I also love working with my Filipino-American community. I’m honored to have been able to work with my Filipino-American community, from working with Filipino-American college students in all four of my university settings, to serving in leadership roles as the current co-chair for the Division on Filipino Americans for the Asian American Psychological Association, to providing workshops and presentations on the national and local level about Filipino American mental health. At a recent conference, the Filipino American Mental Health Summit in Los Angeles, I was on the steering/planning committee, I gave a workshop, I was a keynote panelist, and I led a small group discussion. I kid you not, I didn’t pee once that day because after every single event, I got bombarded with older Filipinos who really resonated with what I was saying, younger Filipinos who didn’t know this career was an option, and graduate students that were excited about representation in this field. One of my favorite moments from that day was when a young woman approached me after my keynote panel and said, “Dr. Catipon, I came here because I heard you were going to be here. I don’t know if you remember me but I was at one of the career panels that you did at UC Irvine and you inspired me so much, I wanted to become a psychologist.” And then she said, “Can I please take a selfie with you? Because you’re so inspiring to me.” Whoa. It felt like the epiphany I had in Delaware had truly come to fruition in that moment, and it was all I could do to not cry right then and there. But I couldn’t, because we had to take an awesomely meaningful selfie! I feel so fortunate and so blessed to be able to work with my community in this way and to be able to work with Filipinos, because so many of them underutilize mental health services. In my culture, we shove our feelings down until they explode. I hope that I’m helping to shift the culture’s negative perspective of mental health for the better in my own little way.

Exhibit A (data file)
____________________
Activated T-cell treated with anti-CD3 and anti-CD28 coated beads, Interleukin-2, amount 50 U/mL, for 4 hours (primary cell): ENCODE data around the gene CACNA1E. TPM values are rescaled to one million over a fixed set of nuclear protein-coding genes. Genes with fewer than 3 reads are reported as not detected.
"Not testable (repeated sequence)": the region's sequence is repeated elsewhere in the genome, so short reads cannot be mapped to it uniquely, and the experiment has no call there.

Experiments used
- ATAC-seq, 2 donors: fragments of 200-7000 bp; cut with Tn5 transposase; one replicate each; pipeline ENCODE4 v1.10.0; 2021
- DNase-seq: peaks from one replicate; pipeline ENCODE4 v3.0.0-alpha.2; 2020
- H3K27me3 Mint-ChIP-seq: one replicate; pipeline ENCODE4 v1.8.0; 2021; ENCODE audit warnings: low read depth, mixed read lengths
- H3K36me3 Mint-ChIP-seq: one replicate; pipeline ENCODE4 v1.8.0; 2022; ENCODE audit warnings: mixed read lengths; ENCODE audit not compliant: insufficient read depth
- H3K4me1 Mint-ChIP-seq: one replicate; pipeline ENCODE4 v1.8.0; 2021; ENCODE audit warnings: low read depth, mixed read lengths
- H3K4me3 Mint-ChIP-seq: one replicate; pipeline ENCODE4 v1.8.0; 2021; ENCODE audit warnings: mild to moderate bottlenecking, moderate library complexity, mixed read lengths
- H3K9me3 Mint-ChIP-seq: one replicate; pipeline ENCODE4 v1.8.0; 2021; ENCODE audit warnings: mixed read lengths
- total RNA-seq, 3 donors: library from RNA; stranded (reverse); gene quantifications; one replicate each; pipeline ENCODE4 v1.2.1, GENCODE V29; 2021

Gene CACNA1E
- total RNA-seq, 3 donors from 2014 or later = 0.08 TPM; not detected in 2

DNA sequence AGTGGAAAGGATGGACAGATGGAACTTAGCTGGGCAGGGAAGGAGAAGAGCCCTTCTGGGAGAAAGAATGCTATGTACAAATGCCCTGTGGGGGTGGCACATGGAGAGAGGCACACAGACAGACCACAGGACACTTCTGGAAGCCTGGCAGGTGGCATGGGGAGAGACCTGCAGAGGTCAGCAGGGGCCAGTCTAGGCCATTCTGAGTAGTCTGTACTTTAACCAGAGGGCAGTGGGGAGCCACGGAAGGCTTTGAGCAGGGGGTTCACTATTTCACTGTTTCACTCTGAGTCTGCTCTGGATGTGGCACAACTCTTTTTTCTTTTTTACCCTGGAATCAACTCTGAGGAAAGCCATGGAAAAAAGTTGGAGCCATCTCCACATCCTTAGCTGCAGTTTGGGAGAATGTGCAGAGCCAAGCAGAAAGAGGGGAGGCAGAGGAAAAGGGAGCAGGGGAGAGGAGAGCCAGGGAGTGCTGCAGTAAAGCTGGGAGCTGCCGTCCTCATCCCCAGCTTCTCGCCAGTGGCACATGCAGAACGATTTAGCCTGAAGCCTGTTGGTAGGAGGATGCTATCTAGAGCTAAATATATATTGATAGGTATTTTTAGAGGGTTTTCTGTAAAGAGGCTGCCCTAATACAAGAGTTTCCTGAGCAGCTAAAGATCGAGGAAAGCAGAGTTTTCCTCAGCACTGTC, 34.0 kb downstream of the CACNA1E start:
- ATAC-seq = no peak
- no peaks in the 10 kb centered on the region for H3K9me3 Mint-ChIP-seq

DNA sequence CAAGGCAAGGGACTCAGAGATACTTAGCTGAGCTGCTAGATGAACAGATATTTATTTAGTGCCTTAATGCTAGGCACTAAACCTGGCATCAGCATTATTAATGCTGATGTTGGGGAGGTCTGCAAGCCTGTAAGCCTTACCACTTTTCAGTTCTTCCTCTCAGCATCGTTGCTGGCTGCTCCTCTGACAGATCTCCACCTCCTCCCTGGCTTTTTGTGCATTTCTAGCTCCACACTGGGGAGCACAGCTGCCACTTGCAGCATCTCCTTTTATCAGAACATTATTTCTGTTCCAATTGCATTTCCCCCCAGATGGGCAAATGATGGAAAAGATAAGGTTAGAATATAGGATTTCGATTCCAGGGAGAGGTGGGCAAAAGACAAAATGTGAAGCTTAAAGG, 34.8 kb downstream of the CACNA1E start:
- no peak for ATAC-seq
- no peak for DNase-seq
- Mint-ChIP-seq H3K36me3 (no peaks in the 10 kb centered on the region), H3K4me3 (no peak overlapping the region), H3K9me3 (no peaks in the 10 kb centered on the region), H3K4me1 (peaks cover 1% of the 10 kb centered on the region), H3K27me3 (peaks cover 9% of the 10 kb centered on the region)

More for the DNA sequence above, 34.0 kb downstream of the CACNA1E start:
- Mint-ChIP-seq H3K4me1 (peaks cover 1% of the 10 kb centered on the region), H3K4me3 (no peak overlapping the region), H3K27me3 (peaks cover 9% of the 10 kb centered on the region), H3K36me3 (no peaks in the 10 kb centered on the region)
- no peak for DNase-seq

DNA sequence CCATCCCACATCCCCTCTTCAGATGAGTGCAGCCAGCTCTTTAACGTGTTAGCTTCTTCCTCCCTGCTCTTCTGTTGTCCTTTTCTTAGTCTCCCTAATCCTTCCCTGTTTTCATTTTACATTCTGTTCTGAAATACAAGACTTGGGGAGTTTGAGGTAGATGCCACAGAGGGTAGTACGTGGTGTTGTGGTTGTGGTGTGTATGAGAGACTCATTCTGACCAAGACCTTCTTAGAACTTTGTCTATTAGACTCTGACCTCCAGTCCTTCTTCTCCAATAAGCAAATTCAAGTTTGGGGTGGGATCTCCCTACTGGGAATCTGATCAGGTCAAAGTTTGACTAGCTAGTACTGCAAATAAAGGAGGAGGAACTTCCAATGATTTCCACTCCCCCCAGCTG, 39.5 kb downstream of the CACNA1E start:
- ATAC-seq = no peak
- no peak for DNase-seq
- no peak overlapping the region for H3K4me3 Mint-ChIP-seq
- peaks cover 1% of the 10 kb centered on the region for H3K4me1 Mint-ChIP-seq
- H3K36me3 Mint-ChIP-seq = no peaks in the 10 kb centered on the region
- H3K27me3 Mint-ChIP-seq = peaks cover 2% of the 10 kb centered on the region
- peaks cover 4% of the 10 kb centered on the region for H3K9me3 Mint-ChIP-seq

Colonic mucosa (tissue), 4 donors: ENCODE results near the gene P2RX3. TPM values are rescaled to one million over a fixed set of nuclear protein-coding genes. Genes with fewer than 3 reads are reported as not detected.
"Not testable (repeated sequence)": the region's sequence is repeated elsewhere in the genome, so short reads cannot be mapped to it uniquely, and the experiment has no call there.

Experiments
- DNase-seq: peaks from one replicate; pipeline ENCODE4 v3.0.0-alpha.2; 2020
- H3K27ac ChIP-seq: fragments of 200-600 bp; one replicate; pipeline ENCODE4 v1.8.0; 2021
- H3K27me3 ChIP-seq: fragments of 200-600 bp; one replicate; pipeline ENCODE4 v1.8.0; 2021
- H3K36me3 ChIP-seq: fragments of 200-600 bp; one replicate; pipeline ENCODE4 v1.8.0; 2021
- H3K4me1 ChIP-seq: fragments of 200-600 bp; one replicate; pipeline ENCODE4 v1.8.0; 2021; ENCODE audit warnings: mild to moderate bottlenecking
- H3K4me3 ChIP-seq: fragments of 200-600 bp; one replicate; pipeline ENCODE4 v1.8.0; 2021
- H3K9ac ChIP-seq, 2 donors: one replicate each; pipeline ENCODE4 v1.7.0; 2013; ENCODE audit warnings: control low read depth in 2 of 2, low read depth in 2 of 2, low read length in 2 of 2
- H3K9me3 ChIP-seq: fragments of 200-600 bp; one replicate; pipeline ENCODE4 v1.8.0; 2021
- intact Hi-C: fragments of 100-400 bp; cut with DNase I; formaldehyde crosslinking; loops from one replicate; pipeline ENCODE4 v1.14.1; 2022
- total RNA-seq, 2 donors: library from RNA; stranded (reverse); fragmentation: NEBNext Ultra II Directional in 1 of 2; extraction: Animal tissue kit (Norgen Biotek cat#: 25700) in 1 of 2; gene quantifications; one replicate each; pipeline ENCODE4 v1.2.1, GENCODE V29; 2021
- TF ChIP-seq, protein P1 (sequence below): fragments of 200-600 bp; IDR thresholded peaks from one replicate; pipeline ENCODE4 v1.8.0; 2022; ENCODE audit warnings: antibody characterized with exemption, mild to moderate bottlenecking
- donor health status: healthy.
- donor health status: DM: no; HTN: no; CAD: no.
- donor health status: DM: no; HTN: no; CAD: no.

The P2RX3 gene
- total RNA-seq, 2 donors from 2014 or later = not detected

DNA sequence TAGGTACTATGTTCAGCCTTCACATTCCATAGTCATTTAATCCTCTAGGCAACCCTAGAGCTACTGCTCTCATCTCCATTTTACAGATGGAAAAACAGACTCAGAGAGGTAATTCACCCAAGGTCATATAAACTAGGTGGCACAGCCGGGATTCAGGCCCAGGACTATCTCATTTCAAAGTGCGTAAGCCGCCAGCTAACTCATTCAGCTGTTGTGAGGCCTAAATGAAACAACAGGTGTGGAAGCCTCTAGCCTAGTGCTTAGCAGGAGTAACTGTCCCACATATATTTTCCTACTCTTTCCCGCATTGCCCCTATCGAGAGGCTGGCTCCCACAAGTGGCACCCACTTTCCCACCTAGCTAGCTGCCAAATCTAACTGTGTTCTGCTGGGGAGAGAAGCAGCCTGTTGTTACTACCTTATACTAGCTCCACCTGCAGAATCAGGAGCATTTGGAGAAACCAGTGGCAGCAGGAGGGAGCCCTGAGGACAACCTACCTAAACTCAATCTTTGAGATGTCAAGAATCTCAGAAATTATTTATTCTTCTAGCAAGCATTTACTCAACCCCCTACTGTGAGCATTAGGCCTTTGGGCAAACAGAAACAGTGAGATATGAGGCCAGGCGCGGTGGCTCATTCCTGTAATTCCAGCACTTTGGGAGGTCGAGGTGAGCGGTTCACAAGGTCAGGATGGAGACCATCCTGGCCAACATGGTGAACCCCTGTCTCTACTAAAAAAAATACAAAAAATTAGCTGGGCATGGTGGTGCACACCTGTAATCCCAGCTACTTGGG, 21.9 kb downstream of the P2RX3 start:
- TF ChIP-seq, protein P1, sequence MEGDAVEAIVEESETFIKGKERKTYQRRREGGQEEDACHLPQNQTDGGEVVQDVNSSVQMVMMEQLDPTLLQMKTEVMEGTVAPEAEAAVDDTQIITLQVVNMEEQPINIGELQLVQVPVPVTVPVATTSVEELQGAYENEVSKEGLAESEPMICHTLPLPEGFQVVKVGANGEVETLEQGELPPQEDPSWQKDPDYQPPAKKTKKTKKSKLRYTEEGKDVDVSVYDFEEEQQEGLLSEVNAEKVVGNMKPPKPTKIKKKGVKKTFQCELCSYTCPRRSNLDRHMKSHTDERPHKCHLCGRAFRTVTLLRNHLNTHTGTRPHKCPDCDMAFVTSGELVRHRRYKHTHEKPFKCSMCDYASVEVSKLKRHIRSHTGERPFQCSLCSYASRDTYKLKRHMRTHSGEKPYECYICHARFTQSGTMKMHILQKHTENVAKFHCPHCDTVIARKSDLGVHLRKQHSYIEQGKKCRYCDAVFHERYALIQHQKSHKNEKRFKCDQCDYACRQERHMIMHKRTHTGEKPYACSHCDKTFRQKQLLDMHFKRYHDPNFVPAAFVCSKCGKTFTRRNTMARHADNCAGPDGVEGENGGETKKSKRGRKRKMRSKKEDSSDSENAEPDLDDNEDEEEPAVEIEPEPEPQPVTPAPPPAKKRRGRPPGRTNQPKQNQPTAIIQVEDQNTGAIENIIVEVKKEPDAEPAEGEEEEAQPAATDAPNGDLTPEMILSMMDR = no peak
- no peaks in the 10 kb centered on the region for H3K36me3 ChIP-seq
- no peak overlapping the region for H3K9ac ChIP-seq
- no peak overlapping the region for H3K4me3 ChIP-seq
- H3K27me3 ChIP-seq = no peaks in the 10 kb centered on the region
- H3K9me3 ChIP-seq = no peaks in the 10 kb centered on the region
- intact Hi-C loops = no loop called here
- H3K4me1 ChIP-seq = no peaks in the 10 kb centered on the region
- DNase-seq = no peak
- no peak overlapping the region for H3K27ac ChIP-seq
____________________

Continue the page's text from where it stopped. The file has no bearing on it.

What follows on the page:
I work very eclectically: I use cognitive-behavioral interventions for symptom alleviation, psychodynamic ones for relationships with self and others, solution-focused for short-term goals, all with a multicultural lens because I’m a woman of color. I use a variety of approaches, because every person in front of me is unique, and there’s no cookie-cutter way to do this work. I think something special I bring to the table in my work with college students is that my husband is a nerd. He greatly influences my knowledge of current pop culture, which makes me very relatable to the college students. I remember one time this client came in and was really sad, and it wasn’t typical for her. I asked, “What’s wrong?” and she said “Hodor.” It was the day after this character on Game of Thrones, spoiler, was killed, and I myself had felt very saddened by the episode. I responded empathetically, “Oh yes. I feel your pain.” And she proceeded to vent for a few minutes about the episode, and then she was fine. But in that moment, it was important to create space for her to be authentically herself. It’s not enough for me to just show up; I want to practice what I preach and give people permission to be authentic by modeling authenticity. So if we spend five minutes chatting about a show where I can empathize with what the client is feeling and create that connection, sure. I want my clients to feel like they can say whatever they want and feel whatever they want, and they’re not going to be judged. And if referencing GOT or Harry Potter or Steven Universe or the MCU will help create that authentic connection, so be it. My intention is to provide people with the support and tools and resources they need so that they can learn to heal themselves.